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Examiner describes stab wounds

May 03, 2007|by ERIN JULIUS

HAGERSTOWN - Testimony continued Wednesday in the trial of a Hagerstown man charged with murder in a stabbing death on Bethune Avenue in the early morning hours of April 13, 2006.

Marshall Adams, 27, faces first-degree murder, second-degree murder and manslaughter charges in the death of 31-year-old Leo Anthony Morris.

Morris, who was dead by the time police reached the scene, suffered 32 stab wounds and cuts, some that were consistent with self-defense, expert witnesses testified Wednesday in Washington County Circuit Court.

Dr. Theodore King Jr. of the Chief Medical Examiner's Office in Baltimore performed Morris' autopsy. He testified that wounds on Morris' left arm were consistent with self-defense motions.

Jeffrey Kercheval of the Western Maryland Regional Crime Lab in Hagerstown processed the crime scene. He testified Wednesday that he believed Morris' right arm was incapacitated early in the confrontation and that he used his left arm in self-defense.

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Hagerstown Police Detective Shane Blankenship testified Wednesday that he interviewed Adams at police headquarters on May 17, 2006, and spoke with the defendant in jail several months later. He said that Adams admitted during the second conversation to stabbing Morris.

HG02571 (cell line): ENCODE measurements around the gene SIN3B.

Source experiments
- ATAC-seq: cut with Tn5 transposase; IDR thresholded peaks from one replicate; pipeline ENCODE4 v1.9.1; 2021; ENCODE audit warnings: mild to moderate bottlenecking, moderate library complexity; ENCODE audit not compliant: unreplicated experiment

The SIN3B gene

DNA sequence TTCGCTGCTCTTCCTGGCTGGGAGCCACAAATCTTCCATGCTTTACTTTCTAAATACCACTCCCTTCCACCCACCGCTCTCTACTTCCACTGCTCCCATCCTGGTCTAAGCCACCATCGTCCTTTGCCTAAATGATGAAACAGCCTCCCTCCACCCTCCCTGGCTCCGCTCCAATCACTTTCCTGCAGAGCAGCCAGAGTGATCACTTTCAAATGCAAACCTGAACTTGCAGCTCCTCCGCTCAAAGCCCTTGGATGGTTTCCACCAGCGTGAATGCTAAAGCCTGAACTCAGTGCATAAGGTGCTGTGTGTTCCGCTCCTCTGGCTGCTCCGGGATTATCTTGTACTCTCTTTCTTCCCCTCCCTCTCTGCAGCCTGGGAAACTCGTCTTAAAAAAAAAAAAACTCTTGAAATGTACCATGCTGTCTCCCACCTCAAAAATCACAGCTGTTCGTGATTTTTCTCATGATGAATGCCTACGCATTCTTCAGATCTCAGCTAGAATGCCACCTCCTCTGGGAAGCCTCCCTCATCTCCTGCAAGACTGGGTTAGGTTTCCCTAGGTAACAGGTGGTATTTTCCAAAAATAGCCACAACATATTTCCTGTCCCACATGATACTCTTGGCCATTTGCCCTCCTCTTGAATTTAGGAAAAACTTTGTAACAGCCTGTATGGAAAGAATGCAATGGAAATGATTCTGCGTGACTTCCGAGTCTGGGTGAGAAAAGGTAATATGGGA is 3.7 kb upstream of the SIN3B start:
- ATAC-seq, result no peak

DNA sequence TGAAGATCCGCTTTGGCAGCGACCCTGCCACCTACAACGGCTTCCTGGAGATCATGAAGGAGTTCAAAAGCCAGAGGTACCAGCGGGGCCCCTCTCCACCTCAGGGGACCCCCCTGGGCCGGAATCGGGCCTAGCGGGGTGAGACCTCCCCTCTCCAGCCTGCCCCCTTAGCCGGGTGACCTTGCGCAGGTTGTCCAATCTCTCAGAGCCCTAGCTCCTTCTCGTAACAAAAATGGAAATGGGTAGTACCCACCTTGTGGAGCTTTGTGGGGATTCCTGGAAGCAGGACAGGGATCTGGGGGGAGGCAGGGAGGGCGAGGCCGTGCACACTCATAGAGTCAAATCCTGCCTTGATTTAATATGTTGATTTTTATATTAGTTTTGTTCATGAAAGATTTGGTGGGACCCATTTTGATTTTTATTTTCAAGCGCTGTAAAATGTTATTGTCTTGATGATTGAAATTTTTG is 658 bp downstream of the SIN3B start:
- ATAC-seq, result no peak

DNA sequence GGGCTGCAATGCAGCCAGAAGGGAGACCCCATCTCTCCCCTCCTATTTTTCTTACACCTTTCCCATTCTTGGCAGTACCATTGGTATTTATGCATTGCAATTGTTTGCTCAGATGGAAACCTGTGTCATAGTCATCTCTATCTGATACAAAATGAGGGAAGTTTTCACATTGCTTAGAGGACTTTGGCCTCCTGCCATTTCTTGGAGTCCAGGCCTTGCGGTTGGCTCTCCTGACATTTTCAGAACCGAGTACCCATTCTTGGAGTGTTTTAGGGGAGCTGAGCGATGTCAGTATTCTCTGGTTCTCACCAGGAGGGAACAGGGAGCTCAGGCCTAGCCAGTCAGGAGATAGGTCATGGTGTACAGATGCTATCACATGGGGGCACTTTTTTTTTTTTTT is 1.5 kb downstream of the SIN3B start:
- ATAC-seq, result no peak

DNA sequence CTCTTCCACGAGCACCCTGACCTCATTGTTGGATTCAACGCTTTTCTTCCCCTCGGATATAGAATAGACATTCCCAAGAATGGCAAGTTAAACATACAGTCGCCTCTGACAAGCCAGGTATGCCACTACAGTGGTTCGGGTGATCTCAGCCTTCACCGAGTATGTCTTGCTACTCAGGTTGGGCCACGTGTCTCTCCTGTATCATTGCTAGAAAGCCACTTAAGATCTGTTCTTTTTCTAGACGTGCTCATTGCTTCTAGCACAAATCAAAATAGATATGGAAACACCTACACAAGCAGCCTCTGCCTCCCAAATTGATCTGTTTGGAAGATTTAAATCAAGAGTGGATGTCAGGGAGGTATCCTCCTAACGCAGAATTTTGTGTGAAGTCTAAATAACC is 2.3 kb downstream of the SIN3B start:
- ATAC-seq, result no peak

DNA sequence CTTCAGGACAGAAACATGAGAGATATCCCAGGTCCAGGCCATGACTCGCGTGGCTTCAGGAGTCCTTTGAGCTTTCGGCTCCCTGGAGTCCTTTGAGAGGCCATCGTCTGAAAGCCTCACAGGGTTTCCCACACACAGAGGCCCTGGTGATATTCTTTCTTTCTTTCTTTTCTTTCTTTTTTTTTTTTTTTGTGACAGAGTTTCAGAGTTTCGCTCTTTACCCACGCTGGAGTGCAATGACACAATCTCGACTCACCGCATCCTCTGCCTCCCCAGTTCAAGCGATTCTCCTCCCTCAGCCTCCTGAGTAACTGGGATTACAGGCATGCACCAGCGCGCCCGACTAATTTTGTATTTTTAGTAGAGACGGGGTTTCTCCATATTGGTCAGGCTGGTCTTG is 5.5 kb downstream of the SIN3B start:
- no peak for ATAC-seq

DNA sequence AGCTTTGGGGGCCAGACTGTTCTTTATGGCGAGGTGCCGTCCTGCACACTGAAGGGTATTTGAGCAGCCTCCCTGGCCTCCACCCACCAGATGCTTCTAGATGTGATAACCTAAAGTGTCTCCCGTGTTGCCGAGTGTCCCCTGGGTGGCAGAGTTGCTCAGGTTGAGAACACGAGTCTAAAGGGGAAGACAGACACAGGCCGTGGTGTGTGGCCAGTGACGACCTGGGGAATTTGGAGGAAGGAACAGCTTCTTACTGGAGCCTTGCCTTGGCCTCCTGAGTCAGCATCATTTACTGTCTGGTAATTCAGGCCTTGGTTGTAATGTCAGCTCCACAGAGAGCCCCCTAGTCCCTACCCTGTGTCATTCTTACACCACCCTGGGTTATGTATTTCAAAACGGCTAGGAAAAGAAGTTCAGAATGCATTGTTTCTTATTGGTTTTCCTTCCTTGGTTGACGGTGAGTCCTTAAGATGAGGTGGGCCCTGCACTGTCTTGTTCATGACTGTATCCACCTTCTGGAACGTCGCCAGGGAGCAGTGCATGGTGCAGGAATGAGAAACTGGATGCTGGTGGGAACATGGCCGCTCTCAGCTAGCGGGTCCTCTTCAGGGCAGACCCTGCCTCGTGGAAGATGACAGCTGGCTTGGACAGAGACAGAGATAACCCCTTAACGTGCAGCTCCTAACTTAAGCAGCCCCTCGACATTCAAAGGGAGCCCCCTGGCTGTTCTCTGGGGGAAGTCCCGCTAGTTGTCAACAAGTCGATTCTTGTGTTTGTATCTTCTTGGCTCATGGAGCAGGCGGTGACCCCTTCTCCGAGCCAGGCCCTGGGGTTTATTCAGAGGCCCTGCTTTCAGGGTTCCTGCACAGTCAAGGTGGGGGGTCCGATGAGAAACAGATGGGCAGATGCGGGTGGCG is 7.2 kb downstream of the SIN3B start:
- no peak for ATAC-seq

Adams never denied being there when Morris died, Blankenship testified. When the detective told Adams that someone identified him as being at the scene, Adams responded, 'Well did the person see my emotions?'" Blankenship testified.

Adams asked if the person saw what he was doing and Blankenship responded, 'You know,' the detective testified.

"'I can't deny that ... I guess you would say I did it,'" Blankenship quoted Adams as saying.

Later in the interview, Adams said, 'Even if I didn't do it, I'd still be a suspect," Blankenship testified.

Blankenship said that he showed Adams photographs from Morris' autopsy during the May interview.

"'That's gruesome ... that's life right there ... that's weird ... it's all going to come back on me,'" Adams said, according to Blankenship's testimony.

Prosecutors played an audio tape of a portion of the detective's interview with Adams.

Adams needed a little money and planned to sell drugs to Morris, but Morris snatched Adams' wrist and stepped forward, Adams was heard saying on the tape.

"I got scared," Adams said on the tape.

Morris had a butcher knife and demanded drugs from Adams, Adams said during the interview.

Adams said he "blacked out. One thing led to another."

Adams said he saw red on the ground, panicked and didn't know what to do.

"I ain't never been in a situation like that," he said.

Adams' relationship with Morris was a "street thing" and they were members of the Crips gang, Adams said on the tape.

Blankenship testified about another discussion he had with Adams, on Nov. 29, 2006, when he went to the Washington County Detention Center to serve Adams with paperwork.

He had not intended to interrogate Adams, but he could tell he was getting upset, Blankenship testified. When Adams asked why the state was going after him so hard, Blankenship said, "Marshall, you stabbed a guy 32 times," the detective testified.

"'I only stabbed him seven times,'" Blankenship quoted Adams as saying.

Adams then described the seven stab wounds he inflicted, pointing to his own body to show the locations of the wounds, Blankenship testified.

The trial is scheduled to resume this morning.

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